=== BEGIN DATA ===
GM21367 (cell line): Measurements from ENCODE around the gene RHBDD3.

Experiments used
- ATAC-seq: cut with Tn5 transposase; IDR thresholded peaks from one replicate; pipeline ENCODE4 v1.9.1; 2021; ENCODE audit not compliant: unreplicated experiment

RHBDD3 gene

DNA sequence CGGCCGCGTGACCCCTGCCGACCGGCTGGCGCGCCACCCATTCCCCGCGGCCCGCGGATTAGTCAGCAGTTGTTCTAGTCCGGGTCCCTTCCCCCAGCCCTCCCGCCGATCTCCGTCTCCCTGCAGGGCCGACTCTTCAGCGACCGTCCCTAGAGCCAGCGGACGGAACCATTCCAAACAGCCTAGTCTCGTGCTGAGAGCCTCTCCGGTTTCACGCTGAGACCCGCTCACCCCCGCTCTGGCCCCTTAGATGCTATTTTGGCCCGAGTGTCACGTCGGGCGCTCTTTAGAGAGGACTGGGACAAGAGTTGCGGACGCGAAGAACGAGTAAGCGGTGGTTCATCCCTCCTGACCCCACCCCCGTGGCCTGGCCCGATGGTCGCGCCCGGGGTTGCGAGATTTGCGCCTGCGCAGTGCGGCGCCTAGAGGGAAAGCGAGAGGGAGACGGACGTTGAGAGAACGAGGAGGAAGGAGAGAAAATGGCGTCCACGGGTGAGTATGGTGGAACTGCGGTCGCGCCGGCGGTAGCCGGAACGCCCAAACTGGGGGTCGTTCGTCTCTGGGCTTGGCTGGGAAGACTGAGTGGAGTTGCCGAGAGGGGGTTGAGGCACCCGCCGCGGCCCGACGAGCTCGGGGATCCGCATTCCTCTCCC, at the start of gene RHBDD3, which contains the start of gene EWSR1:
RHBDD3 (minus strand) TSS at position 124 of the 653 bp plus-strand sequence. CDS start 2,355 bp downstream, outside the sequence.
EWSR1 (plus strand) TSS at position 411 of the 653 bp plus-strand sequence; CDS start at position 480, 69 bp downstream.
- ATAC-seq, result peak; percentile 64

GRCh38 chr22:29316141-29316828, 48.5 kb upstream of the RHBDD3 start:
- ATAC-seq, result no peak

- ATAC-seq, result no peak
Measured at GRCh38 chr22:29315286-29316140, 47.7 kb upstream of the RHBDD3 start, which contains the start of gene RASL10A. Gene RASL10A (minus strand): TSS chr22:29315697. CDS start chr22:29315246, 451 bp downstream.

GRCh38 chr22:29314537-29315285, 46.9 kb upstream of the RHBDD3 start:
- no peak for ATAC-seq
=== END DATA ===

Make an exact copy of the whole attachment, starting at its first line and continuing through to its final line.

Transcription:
GM21367 (cell line): Measurements from ENCODE around the gene RHBDD3.

Experiments used
- ATAC-seq: cut with Tn5 transposase; IDR thresholded peaks from one replicate; pipeline ENCODE4 v1.9.1; 2021; ENCODE audit not compliant: unreplicated experiment

RHBDD3 gene

DNA sequence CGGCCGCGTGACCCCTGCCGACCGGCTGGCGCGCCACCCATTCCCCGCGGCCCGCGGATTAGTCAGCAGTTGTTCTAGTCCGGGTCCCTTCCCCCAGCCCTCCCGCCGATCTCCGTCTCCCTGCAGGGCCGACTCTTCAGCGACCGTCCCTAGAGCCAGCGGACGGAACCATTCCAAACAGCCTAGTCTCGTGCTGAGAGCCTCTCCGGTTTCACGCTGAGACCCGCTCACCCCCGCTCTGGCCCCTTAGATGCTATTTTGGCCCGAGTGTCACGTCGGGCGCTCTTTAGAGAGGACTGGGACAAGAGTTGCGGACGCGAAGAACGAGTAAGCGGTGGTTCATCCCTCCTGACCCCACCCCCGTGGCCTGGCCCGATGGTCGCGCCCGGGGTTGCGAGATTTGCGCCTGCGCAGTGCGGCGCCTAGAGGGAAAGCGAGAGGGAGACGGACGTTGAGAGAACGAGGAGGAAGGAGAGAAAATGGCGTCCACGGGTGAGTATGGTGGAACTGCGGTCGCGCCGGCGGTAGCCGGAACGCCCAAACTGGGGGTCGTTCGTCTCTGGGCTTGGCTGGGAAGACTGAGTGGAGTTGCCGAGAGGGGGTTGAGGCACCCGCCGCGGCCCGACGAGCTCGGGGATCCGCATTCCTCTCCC, at the start of gene RHBDD3, which contains the start of gene EWSR1:
RHBDD3 (minus strand) TSS at position 124 of the 653 bp plus-strand sequence. CDS start 2,355 bp downstream, outside the sequence.
EWSR1 (plus strand) TSS at position 411 of the 653 bp plus-strand sequence; CDS start at position 480, 69 bp downstream.
- ATAC-seq, result peak; percentile 64

GRCh38 chr22:29316141-29316828, 48.5 kb upstream of the RHBDD3 start:
- ATAC-seq, result no peak

- ATAC-seq, result no peak
Measured at GRCh38 chr22:29315286-29316140, 47.7 kb upstream of the RHBDD3 start, which contains the start of gene RASL10A. Gene RASL10A (minus strand): TSS chr22:29315697. CDS start chr22:29315246, 451 bp downstream.

GRCh38 chr22:29314537-29315285, 46.9 kb upstream of the RHBDD3 start:
- no peak for ATAC-seq